The chapter on the Kasmin Gallery was very insightful. I agree with the author that not enough is written about how individual galleries have shaped and changed the art world. Tickner paints a picture of the Kasmin Gallery as a space that was much more than a gallery. It was a gathering space that attracted a particular set. Kasmin’s gallery concept established the groundwork for the “white cube” galleries that we know today: large, white, cool, well-lit gallery spaces with a roster of exclusively represented artists.

His transformation of the gallery space from the traditional country house or shop front model was revolutionary. The array of artists Kasmin represented is impressive: Hockney, Latham, Richard Smith, Bernard Cohen, Caro, Denny, Ayres, William Tucker, Howard Hodgkin, Kenneth Noland, Morris Louis, Helen Frankenthaler, Frank Stella, Jules Olitski and Larry Poons.

Kasmin became a major triumph, and the gallery’s artists achieved commercial success and representation in museum shows both in the US and the UK. Perhaps the gallery’s influence is best summarised by Kasmin himself when he wrote to Frankenthaler in 1965:

Everything is really swinging. We are all becoming celebrities and I have just been appointed art consultant to Vogue.

John Kasmin to Frankenthaler

At the 1966 Venice Biennale, Kasmin represented four of the five British pavilion artists and two Americans – an impressive feat for a gallery then or now. However, despite this success, sales started dropping (attributed to a recession in the art market), and Kasmin closed the gallery in 1972. 

The chapter on 1964 covers the Painting & Sculpture of a Decade: 54-64 exhibition at Tate and the New Generation: 1964 exhibition at Whitechapel. Ticker gives these two exhibitions great credit, stating:

Together they registered a shift in the perception of British art, nationally and internationally, encouraging other sponsors and public bodies – the Arts Council, the British Council, and Jennie Lee as the Government’s first Arts Minister – to extend and develop their support for contemporary art in the absence of a dedicated London museum on the model of MoMA in New York.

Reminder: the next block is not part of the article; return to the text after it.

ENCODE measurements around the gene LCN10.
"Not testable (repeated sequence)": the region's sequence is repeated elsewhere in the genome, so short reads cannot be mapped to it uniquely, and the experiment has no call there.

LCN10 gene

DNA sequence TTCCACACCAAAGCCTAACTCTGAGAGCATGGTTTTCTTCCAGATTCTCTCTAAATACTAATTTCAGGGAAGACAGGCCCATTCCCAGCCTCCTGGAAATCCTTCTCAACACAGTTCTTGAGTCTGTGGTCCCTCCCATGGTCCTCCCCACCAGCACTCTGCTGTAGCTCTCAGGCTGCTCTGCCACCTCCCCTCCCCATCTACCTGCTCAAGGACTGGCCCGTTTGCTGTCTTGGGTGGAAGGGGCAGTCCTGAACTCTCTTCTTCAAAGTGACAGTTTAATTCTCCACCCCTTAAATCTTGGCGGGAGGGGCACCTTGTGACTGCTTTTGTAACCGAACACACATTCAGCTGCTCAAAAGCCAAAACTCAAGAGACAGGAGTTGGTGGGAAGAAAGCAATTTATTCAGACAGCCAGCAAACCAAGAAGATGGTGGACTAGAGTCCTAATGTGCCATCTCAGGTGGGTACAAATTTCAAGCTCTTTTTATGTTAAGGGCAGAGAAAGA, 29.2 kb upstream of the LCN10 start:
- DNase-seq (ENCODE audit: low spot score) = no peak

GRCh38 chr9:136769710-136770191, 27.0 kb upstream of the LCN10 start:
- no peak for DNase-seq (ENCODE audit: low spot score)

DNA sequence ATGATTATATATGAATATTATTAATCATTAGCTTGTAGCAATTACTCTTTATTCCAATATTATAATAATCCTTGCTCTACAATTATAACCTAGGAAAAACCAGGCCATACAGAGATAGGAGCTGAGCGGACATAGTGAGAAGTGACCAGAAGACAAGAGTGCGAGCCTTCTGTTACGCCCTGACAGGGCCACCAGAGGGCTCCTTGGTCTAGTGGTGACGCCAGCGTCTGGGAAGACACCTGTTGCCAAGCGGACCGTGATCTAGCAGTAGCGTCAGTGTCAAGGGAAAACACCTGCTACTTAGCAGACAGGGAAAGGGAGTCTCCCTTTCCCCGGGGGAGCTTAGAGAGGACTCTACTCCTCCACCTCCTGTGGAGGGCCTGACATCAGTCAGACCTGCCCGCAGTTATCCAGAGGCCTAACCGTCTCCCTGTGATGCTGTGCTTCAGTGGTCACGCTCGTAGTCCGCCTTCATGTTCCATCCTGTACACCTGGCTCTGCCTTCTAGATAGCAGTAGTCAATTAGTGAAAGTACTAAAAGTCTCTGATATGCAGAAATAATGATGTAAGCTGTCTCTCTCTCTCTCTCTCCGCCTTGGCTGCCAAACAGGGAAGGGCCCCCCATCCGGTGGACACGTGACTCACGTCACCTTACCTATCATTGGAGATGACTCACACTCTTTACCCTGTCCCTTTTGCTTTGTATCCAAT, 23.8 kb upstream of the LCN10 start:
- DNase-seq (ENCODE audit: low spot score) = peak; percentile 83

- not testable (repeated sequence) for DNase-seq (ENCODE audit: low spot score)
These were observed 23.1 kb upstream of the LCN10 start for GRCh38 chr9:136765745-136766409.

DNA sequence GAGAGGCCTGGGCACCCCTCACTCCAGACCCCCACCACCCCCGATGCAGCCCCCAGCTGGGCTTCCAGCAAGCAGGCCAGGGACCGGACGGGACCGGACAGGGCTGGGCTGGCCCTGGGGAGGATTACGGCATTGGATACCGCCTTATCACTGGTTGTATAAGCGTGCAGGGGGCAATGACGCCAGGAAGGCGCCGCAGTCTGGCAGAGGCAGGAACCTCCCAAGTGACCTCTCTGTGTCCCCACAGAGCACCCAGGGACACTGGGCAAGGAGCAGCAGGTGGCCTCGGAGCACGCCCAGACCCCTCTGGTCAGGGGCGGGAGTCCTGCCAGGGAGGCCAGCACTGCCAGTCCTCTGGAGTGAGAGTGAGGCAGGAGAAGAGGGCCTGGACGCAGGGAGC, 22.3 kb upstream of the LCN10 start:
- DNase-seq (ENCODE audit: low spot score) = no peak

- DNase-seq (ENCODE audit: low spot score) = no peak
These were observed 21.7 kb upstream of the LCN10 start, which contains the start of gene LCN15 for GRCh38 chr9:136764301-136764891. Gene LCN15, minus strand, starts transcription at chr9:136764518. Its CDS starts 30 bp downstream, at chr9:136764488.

This observation bears repeating. MoMa, established in 1929, was notably instrumental in developing the contemporary art scene in New York, and Britain did not have anything of a similar scale until the opening of Tate Modern in 2000. 

The Tate Painting & Sculpture of a Decade show included 366 works by 170 artists from across the UK, US and Europe, and it aimed to show the progression in art during the period from 1954-65. The Whitechapel exhibition featured 12 artists: Derek Boshier, Patrick Caulfield, Antony Donaldson, David Hockney, John Hoyland, Paul Huxley, Allen Jones, Peter Phillips, Patrick Procktor, Bridget Riley, Michael Vaughan and Brett Whiteley. It was a young group, most under 30 and educated at the Royal College, the Royal Academy or the Slade. The show was curated to document the effect these 12 artists were having on the present and future of British painting. It is interesting to compare and contrast these two exhibitions; they were similar in terms of content and themes but very different in terms of scope and budget. 

The detailed content in the ‘Installation’ section of this chapter is fascinating. It includes floor plans and images from the Tate show and reveals the extreme challenges the technicians faced installing the show. The exhibition architects essentially created tunnels, made of white screens, inside the museum rooms in order to play down the building’s architecture and compliment the contemporary art. It is hard to imagine this compressed format being a success. The reviews were certainly mixed, although the show did attract 95,000 visitors.

The installation itself is a sort of jolly, disinfected labyrinth more like an industrial design pavilion at an international fair than an environment for painting and sculpture, for which it is far too claustrophobic.

Roger Coleman in Art International

In summary, for me, this book’s value is as an academic or professional resource, but less as a book to read for pleasure or have on the coffee table to leaf through. It’s an exhaustive, well-researched compendium, just not a page-turner.